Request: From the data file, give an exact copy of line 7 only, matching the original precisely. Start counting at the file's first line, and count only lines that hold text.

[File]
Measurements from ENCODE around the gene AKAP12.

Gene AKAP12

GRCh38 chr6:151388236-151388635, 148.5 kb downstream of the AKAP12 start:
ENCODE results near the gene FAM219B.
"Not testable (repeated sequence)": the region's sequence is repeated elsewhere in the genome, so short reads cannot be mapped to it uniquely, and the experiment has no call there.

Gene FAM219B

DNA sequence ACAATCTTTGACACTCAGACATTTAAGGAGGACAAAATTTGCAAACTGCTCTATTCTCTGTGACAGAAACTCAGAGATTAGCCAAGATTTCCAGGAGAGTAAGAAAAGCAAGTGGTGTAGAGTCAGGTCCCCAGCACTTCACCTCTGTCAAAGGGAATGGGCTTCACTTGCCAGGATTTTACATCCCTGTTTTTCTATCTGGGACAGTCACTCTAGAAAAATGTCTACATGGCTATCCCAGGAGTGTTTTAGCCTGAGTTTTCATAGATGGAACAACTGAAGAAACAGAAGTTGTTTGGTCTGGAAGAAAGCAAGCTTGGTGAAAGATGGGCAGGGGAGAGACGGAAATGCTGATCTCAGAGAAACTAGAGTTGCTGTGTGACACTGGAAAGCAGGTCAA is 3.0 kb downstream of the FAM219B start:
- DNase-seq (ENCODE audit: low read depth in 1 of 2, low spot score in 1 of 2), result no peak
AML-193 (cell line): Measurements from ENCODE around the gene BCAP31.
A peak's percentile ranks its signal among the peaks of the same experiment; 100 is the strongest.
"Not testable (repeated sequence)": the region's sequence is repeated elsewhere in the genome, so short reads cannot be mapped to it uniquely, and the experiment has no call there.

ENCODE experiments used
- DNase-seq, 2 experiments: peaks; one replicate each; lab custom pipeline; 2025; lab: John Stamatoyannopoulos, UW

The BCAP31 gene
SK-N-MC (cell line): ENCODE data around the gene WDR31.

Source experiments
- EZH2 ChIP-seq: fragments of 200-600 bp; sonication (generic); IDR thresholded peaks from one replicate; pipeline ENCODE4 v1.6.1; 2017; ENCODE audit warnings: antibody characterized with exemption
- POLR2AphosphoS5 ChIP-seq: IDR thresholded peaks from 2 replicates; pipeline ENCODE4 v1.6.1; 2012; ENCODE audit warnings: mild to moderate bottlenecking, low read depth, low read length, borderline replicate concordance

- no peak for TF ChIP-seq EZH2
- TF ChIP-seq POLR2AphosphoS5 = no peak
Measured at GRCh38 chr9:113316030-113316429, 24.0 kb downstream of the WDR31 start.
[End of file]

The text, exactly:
DNA sequence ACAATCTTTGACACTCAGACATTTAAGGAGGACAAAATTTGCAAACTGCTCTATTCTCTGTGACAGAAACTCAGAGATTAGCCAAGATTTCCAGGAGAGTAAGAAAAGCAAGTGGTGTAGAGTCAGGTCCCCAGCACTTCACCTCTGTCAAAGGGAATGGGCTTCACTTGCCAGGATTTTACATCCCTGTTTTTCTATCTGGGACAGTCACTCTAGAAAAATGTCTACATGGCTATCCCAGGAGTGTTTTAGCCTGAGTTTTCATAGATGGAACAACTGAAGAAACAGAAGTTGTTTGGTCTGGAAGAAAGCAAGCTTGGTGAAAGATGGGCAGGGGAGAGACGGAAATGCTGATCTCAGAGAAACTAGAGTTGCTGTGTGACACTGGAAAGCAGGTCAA is 3.0 kb downstream of the FAM219B start: